Who does it impact?
- One of the main focuses of the CMA market study is determining whether there is any potential harm to consumers as a result of practices in the market. If such harm exists, consumers will benefit from whatever measures are put in place to remedy the potential harms.
- The market study will also look to assess whether there is any lack of competition between music companies. Currently, the three largest global music corporations, Sony Music Group, Universal Music Group and Warner Music Group, have a combined market share of approximately 80% for both recorded music and music publishing. The findings of the market study may impact the dominance of these companies and bring about new entrants to the market.
- Additionally, any increased competition (and increased innovation which usually accompanies increased competition) will have a positive impact on musicians, singers and songwriters who may benefit economically if music companies adopt different payment models to remunerate music creators / rights holders.
- Streaming plays a key role in the music
- The way in which music is consumed has changed significantly over the last few years. According to the British Phonographic Industry, in the UK 83% of recorded music is now listened to via streaming. As a result, some concerns have been raised by stakeholders that competition in this space is not working well.
- Protecting music creators and consumers
- As music streaming is a prominent part of the industry, the CMA intends to assess whether its prominence is harming consumers' and music creators' interests. The interests of music creators and consumers are intertwined and the market study will help to determine how competition in the market serves music creators and how this may affect consumers.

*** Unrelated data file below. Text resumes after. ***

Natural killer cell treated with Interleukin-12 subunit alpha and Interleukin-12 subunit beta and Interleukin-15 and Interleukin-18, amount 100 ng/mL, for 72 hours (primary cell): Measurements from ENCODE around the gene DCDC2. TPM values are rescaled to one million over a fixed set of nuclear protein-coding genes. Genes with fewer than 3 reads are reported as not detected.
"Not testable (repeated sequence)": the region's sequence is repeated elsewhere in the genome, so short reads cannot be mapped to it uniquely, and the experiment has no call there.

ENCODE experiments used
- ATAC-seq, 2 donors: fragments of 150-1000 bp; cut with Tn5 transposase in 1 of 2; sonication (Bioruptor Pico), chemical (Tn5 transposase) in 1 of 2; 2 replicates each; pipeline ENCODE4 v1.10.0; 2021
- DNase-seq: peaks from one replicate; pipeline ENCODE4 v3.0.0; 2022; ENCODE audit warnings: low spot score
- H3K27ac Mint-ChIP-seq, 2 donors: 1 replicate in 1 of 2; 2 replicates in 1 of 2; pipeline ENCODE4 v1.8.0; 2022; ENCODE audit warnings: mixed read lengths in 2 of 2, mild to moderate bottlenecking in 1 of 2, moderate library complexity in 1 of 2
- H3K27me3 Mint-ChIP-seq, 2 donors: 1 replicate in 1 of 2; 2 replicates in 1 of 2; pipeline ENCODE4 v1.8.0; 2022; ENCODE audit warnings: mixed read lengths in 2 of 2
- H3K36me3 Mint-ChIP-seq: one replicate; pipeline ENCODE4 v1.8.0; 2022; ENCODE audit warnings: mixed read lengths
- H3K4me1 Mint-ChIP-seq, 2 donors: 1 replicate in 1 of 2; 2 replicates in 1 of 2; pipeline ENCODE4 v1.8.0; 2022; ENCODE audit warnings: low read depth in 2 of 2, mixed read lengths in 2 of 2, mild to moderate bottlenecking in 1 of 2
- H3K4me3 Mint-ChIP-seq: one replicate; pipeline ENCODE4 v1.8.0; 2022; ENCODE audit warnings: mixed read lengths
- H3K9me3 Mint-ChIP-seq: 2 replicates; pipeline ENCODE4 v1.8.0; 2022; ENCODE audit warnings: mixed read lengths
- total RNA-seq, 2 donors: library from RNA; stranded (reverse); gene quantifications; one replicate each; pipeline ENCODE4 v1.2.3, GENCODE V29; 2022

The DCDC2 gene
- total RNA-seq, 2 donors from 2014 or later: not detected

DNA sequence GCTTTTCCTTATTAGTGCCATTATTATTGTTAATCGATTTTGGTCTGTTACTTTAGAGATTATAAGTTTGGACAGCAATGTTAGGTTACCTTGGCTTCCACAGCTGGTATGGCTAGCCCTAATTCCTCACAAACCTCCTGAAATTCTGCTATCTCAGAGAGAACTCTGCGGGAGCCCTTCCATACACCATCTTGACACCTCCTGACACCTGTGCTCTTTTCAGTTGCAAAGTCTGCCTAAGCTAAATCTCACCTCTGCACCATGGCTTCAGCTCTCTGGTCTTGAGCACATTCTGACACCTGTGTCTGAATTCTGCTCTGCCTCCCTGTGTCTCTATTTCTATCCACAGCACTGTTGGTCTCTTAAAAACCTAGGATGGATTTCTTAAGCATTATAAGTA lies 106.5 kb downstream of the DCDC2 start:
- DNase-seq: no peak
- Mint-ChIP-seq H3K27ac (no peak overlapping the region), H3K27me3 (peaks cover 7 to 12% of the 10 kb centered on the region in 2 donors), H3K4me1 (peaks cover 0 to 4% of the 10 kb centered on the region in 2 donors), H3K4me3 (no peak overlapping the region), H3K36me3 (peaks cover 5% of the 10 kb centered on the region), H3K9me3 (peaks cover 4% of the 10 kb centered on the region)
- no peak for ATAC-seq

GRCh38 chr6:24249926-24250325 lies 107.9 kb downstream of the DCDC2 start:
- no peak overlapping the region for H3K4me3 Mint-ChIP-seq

- Competition issues from agreements and
interrelationships between music companies and music streaming
- The CMA will examine the relationships and agreements between music streaming services and music companies involved in licensing and distributing music and whether these relationships and agreements could raise competition concerns such as shareholdings in the market. For example, both Sony and Universal have direct shareholdings in Spotify. Such agreements will also be considered in relation to their effect on the supply of music streaming services and the supply of services to music creators.
- Potential legal reform
- Depending on the findings of the market study, the CMA could intervene by issuing guidance or launch enforcement action under its antitrust powers. Should the CMA decide to make a market investigation reference, remedies as far-reaching as ordering divestments could be imposed. The market study is also likely to have a broader impact beyond UK given the important role the UK plays in the international music industry.